Vali Boghean: Putting together another Trigon wasn’t fun, but we were talking about the “Autumn Visit” , we had invited a Crimean Tatar, Enver Izmailov for this album. Then I collaborated for two years with The Shin, a Georgian jazz fusion band created in Germany in 1998. Several musicians from different countries were involved in this project and it was a great experience for me. I could consider I got my master’s degree with this project.
Unquestionably, Trigon is fundamental, Trigon represented and continues to represent a necessary experience, also thanks to its connection to international jazz scenes. I wanted to develop my project not in counterposition, but in the idea of exploring some lesser-known areas beyond the natural boundaries Trigon had set over the years. It is a natural and dynamic coexistence of artists, and Anatol has always known how to integrate others.
Vali Boghean – Artist Facebook Page
Iulian Fruntașu: What were the specific moments of your beginnings?
Vali Boghean: Coming from a family of musicians, I’ve been practicing music since ever and ever, but I only got to fusion after a certain period of experiment. I flirted with light music for a while. Until 2010 I tried different styles – fusion, Balkan, pop, I started to somehow stand out because I was doing it live, not using play-back, as most guys did at the time. This somehow protected me from being criticized for amalgamation of styles. That was my first hit: the audiences appreciated the emotion in the music, and it became clear what direction I should move in.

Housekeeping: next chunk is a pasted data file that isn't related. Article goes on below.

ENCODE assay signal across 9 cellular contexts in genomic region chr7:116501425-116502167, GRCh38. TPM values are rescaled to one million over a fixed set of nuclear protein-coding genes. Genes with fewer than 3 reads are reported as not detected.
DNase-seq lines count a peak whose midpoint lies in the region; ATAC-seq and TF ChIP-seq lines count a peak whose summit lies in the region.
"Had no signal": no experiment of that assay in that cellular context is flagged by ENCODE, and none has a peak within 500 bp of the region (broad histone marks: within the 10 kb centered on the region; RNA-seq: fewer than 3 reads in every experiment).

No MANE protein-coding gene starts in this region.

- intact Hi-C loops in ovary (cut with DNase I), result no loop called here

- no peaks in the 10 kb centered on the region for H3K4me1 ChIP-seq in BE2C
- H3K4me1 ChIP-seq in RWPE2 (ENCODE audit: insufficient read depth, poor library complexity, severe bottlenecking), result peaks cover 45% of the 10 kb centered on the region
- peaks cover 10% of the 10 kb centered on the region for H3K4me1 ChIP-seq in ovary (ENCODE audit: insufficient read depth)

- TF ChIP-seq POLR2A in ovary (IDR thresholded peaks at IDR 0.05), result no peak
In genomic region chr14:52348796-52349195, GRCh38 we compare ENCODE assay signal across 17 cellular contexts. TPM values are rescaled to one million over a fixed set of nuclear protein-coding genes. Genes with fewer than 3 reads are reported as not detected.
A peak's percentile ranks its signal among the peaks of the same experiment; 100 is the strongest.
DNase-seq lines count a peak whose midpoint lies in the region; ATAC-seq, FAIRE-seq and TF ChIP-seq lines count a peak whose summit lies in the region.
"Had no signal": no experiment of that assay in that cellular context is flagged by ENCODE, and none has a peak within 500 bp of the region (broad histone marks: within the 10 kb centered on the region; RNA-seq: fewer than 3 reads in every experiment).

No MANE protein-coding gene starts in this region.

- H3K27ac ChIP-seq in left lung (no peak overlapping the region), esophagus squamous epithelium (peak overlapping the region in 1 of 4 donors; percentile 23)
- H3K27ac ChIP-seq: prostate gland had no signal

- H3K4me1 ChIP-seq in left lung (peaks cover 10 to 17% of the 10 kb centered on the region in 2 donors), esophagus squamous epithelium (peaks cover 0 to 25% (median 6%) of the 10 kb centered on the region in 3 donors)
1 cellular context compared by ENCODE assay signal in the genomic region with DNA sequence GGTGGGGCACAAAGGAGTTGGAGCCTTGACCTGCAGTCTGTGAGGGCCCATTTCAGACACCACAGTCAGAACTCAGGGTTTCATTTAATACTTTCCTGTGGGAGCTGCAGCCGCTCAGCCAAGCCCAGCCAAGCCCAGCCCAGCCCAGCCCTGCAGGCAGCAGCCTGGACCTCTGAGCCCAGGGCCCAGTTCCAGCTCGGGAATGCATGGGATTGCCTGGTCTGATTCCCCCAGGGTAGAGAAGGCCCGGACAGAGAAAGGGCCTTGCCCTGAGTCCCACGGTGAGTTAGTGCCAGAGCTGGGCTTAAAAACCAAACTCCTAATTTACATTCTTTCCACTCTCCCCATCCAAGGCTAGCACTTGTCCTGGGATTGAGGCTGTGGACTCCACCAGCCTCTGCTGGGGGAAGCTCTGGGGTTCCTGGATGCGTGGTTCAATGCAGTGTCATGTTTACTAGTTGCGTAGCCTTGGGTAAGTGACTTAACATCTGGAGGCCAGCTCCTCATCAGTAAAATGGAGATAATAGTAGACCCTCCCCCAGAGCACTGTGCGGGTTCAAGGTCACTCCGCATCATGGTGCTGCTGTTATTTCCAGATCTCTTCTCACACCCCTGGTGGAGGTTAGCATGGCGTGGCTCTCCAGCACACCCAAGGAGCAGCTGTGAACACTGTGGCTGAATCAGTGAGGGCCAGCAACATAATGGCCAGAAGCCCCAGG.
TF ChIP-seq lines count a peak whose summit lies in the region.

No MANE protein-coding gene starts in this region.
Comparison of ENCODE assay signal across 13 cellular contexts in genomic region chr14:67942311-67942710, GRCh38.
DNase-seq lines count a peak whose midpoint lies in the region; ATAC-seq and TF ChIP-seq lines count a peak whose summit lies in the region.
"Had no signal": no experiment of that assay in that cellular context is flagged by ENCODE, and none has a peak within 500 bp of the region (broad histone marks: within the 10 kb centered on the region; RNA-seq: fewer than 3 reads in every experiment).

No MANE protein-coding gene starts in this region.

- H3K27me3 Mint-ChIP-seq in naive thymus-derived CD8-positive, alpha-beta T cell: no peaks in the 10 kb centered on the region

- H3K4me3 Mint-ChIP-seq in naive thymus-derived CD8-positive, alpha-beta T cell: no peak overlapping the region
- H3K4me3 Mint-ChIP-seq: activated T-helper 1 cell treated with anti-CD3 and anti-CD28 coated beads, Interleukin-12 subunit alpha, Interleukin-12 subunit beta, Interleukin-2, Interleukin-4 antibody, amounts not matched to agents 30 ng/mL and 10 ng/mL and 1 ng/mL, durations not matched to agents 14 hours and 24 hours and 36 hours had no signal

Iulian Fruntașu: And what is this? How do you define your style?
Vali Boghean: I don’t want to name the style. If I do, it becomes a label, it’s hard to get rid of that later on. It’s absolutely fundamental that music triggers emotions, and, depending on this desideratum, we can talk about authenticity. Authenticity cannot be mimicked. In fact, many musicians understand that people are increasingly interested in a multitude of styles and their fusion; one can no longer claim the attention of an audience, based on past merits, based on a purity of the style – one has to always innovate, to capture the attention of listeners, who are increasingly demanding, on the one hand, and marked by a deficit of attention due to social networks, on the other hand.